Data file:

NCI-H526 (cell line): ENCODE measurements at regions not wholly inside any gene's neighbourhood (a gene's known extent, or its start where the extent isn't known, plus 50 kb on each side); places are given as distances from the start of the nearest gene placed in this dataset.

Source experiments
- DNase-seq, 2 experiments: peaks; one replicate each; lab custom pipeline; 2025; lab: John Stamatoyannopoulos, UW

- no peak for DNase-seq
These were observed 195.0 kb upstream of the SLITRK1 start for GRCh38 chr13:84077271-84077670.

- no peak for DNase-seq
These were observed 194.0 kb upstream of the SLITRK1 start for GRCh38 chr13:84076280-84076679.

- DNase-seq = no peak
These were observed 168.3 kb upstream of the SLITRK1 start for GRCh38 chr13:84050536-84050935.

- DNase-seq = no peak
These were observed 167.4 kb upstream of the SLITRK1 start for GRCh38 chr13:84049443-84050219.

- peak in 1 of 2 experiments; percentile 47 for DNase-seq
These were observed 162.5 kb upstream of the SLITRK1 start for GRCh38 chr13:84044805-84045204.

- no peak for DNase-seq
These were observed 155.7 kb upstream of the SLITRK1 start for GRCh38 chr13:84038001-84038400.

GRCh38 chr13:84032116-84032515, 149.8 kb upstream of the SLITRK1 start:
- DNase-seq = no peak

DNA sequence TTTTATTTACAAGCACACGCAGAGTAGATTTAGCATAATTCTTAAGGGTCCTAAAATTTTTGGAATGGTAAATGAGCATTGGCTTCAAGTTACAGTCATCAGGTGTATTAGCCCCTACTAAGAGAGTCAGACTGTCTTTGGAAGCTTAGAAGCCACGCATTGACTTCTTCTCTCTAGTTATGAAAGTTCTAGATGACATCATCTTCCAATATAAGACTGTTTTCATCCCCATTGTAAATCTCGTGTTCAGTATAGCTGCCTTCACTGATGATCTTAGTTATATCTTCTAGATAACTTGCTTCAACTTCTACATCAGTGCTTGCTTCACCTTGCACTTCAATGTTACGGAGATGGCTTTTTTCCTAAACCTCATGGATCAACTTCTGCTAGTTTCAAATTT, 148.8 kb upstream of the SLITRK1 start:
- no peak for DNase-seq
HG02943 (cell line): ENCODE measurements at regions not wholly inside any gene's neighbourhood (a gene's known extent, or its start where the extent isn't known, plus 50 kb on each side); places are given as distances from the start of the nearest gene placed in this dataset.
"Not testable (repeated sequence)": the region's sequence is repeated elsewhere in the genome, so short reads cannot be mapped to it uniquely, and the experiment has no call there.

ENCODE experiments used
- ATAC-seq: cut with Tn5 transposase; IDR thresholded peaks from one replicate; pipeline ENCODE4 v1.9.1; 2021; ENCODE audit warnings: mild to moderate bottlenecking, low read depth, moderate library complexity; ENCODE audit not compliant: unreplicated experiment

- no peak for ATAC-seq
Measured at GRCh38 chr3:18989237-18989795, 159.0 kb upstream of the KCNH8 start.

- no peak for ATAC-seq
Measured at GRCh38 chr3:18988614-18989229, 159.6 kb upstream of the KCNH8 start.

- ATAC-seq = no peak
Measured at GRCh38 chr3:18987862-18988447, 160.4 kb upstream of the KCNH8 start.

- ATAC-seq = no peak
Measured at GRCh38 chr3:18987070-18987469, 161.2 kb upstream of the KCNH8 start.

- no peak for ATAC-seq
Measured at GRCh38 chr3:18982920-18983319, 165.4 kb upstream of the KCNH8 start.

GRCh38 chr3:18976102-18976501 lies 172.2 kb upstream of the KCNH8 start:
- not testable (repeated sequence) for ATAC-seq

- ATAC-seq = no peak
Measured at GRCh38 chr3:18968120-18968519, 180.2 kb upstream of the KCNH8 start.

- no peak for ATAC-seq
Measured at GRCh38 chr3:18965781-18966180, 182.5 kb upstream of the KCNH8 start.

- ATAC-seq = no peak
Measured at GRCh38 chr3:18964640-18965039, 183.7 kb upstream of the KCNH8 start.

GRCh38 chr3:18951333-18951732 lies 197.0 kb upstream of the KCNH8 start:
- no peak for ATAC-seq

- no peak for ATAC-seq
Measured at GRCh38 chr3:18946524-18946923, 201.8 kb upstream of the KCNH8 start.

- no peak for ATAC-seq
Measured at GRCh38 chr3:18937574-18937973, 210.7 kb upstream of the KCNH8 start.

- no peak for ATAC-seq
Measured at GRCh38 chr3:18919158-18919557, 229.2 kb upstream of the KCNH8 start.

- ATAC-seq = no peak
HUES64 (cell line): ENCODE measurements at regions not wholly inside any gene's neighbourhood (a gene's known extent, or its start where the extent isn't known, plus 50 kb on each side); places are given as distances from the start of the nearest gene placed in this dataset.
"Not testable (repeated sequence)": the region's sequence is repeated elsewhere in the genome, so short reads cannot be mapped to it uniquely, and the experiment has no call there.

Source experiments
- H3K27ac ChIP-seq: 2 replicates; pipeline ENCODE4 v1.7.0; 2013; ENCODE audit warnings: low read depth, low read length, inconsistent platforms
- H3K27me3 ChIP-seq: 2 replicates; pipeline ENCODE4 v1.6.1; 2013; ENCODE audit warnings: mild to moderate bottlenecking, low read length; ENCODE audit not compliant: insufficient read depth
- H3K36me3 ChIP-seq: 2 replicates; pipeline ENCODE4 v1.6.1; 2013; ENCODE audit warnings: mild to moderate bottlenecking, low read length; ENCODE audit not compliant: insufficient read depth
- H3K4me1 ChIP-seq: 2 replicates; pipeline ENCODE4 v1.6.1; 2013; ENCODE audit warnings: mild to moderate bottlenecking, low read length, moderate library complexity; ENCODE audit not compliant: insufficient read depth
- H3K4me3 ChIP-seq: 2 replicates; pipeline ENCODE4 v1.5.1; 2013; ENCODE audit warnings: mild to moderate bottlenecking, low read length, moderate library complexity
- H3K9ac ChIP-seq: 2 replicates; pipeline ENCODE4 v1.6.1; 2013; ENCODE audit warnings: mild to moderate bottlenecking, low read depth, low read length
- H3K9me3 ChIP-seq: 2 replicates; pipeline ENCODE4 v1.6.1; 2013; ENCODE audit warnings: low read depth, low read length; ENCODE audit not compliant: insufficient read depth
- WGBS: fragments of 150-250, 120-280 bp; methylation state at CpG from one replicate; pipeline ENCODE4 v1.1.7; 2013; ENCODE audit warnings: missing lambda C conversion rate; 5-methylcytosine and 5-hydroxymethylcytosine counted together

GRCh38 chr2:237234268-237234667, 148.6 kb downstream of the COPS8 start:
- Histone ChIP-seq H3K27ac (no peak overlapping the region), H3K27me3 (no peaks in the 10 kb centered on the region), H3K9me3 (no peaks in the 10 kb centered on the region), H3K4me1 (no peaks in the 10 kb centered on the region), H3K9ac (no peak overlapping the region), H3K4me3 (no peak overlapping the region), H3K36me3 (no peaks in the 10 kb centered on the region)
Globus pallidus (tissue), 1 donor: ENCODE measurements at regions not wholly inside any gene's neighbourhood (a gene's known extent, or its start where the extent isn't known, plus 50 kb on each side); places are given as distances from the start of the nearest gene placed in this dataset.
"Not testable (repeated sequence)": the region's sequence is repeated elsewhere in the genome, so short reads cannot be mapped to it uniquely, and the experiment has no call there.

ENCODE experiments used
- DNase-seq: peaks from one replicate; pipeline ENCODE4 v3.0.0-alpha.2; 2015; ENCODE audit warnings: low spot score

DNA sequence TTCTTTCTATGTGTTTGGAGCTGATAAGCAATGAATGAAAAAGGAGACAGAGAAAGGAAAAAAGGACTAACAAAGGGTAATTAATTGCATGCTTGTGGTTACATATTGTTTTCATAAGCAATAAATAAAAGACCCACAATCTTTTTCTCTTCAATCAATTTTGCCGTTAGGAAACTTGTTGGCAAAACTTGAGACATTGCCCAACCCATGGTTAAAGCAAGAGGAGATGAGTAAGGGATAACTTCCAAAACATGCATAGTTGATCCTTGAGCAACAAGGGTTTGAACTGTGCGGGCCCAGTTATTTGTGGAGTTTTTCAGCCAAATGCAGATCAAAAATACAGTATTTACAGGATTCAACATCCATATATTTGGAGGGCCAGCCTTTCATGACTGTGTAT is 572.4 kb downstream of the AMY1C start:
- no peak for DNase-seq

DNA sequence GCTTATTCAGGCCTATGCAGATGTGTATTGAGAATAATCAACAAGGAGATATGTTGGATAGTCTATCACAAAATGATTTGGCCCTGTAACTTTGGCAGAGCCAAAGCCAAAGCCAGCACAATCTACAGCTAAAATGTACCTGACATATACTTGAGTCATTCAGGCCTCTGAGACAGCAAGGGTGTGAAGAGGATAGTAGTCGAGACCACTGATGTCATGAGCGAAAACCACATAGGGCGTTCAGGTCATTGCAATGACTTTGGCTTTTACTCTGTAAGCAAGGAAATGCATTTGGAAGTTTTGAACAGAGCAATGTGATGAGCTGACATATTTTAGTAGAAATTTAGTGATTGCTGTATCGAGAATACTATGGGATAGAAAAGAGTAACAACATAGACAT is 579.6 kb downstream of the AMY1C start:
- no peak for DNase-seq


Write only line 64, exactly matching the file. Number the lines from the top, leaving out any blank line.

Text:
Globus pallidus (tissue), 1 donor: ENCODE measurements at regions not wholly inside any gene's neighbourhood (a gene's known extent, or its start where the extent isn't known, plus 50 kb on each side); places are given as distances from the start of the nearest gene placed in this dataset.